I purchased a copy of this book at the Poetry On The Move Festival.
If the title isn’t a giveaway, Listen, bitch is a book of poetry about misogyny. Melinda Smith and Caren Florance take us on a journey of details; as Smith herself says in the introduction, “listening very closely to what powerful men say, in public, about women”. It’s all there, in the public domain; but seeing it all together, reading those words in a constant bombardment, is shocking.
The book uses a number of found-text techniques to bring its topic into sharp focus, with the Ernie awards (read more at ernies.com.au) as a springboard. The authors comb recent history for a blend of memorable moments and those which may have slipped under the radar, but are no less contributors to the acceptance of questionable attitudes towards women in Australia today. Comments and media statements from men in power are examined and distilled into their essence. Erasures of press releases from a television personality and a politician shine a very different light on their remarks; and what is buried under the veneer is exposed as damaging language is stripped of its camouflage. The opening of ‘Zero Sum’ is a perfect example:
It’s very unladylike to be yelling in the Parliament
Constant male bashing it’s not
in our values I’m a country guy so I know
Why would I vote for Malcolm in a skirt?
What Listen, bitch uncovers is not easy to read. The words are shocking; never more so than when they excuse acts of violence towards women and even insinuate that women are to blame for these situations. But Smith and Florance have no intention of letting this go unchecked. Page after page, they present the evidence that these attitudes are still very much present in contemporary Australian society. In their wordplay, they highlight the utter absurdity (and sometimes complete hypocrisy) of the language aimed at women, using humour to temper the still-sharp barb. ‘Baby Joy’ is a brilliant example of this. But working through the pages, and with extensive reference to the comprehensive notes provided, it becomes clear that this is deadly serious. Some of these words are taken from men in positions of power with clear responsibility for community safety; yet these men are abusing their positions in inexcusable ways. To see this collection of statements pulled together makes the pattern unable to be ignored.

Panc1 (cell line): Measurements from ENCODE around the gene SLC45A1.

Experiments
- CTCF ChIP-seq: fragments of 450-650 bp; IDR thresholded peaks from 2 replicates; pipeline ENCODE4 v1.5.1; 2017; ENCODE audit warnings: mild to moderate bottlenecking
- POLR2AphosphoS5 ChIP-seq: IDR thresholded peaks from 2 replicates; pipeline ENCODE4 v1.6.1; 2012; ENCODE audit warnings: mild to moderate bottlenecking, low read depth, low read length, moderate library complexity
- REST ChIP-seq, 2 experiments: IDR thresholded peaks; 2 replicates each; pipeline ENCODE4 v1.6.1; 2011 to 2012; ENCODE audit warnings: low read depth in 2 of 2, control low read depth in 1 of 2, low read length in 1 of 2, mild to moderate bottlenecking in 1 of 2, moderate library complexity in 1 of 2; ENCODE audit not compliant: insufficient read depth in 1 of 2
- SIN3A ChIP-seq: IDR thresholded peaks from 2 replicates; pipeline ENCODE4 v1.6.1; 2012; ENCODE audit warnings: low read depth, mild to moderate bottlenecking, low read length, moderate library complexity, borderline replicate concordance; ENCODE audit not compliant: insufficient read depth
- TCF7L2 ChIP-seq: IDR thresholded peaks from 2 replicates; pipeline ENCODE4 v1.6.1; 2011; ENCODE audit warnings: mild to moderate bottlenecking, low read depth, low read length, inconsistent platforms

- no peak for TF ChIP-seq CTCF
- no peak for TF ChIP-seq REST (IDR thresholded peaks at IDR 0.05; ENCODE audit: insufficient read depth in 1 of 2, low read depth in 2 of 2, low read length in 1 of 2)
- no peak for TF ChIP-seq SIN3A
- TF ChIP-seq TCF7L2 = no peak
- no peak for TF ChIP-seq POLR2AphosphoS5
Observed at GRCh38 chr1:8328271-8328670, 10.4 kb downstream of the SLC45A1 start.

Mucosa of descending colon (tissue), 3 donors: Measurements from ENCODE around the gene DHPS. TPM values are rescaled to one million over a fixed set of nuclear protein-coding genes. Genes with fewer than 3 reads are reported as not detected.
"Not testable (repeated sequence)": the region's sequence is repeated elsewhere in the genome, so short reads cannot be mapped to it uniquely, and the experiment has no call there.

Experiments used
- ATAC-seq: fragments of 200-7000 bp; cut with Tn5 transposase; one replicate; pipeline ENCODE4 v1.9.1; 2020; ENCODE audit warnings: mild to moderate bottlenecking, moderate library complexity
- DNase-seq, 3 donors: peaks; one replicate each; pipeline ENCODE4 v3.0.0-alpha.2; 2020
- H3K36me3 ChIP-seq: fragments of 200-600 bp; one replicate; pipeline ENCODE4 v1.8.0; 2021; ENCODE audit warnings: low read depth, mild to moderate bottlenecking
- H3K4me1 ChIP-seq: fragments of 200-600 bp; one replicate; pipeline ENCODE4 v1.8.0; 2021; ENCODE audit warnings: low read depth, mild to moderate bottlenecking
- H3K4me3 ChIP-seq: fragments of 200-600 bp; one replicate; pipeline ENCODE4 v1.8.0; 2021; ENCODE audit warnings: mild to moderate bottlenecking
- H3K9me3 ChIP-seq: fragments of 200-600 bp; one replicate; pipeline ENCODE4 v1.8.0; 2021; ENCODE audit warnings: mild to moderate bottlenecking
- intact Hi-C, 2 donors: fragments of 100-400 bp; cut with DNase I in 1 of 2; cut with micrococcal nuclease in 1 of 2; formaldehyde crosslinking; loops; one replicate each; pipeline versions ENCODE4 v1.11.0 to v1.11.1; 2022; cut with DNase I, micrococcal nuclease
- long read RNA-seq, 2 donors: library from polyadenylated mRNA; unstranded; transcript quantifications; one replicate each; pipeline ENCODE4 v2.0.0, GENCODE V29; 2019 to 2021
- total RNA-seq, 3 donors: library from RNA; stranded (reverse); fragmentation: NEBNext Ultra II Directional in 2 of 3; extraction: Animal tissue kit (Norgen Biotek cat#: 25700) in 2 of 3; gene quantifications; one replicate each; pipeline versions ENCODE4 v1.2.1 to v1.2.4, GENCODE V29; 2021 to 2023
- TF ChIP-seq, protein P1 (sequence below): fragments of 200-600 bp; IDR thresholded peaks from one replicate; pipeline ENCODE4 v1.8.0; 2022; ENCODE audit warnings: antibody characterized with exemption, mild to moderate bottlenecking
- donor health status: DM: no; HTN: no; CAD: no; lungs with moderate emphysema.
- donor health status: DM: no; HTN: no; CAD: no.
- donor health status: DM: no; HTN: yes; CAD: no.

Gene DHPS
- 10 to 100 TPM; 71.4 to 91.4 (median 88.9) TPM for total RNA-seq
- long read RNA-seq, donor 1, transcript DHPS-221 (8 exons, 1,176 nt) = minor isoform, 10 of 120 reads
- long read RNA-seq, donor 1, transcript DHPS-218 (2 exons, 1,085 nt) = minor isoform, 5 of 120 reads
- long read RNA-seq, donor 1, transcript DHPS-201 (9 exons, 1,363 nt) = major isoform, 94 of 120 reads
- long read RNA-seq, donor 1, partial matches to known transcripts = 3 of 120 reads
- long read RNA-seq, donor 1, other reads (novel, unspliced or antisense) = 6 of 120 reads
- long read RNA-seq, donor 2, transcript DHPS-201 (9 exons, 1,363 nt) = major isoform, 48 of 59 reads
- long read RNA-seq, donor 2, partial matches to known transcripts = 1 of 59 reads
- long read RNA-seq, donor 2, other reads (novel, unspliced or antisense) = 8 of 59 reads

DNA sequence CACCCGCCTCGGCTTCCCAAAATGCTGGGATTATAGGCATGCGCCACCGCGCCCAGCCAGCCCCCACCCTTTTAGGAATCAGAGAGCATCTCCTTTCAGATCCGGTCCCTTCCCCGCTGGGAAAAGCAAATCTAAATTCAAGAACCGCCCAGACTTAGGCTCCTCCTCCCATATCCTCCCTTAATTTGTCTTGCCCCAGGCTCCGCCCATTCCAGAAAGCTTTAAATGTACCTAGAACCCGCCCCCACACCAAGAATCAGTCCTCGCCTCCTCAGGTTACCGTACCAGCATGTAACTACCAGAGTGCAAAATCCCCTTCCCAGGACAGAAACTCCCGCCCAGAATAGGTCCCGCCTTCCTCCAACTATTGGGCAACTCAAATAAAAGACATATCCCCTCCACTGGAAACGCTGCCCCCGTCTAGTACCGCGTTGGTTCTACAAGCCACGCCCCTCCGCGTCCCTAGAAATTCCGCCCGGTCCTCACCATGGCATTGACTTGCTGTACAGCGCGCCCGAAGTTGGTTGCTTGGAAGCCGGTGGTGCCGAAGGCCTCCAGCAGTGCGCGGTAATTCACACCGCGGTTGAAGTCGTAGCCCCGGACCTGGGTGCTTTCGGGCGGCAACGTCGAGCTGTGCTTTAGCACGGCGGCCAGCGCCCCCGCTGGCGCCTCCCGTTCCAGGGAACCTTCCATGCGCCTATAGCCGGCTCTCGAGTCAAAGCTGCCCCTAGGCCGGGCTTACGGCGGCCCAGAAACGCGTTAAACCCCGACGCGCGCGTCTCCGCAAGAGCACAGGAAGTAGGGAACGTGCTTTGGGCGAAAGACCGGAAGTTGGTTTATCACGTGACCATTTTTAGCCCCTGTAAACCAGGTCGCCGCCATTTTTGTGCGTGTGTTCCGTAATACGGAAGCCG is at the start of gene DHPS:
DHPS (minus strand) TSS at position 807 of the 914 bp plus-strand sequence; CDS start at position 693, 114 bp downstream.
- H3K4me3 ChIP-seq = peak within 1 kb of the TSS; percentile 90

The first pieces in this collection are unsettling, but the book gathers momentum as it progresses; each poem goes further down the path of the cost, for women, of refusing to conform to patriarchal expectation. The standout pieces are images of two works from an exhibition in early 2019. The pieces are dresses, with constellations laid over them and poems composed of news reports and media statements from authorities around acts of physical violence towards women; one of these explores the murder of Melbourne writer and comedian Eurydice Dixon. What Melinda and Caren highlight with these works is that this language has a cumulative effect. It builds up to a point where acts become extreme, extremity becomes acceptable, and women pay far too high a price.
Listen, bitch is a collection with its finger on the pulse of contemporary Australian patriarchy and feminism. It’s incisive, sometimes funny, devastating, and clever as hell. Melinda Smith and Caren Florance hold up a mirror, showing those damaging words and their speakers the power and consequence of their attitudes. Melinda writes that the book is “a bearing of witness” that will “help to maintain the rage” in those already aware of (and affronted by) the language and attitudes it exposes. It does both these things exceptionally well; it will astound you, horrify you, make you aware, and call you to action. Thought-provoking and intelligent, it’s the kind of book that sends a reader straight back to the beginning again, hungry for more. The message is strong and powerful – ‘we know what you’re doing, and we won’t stay silent’.
Listen, bitch is available now from Recent Work Press.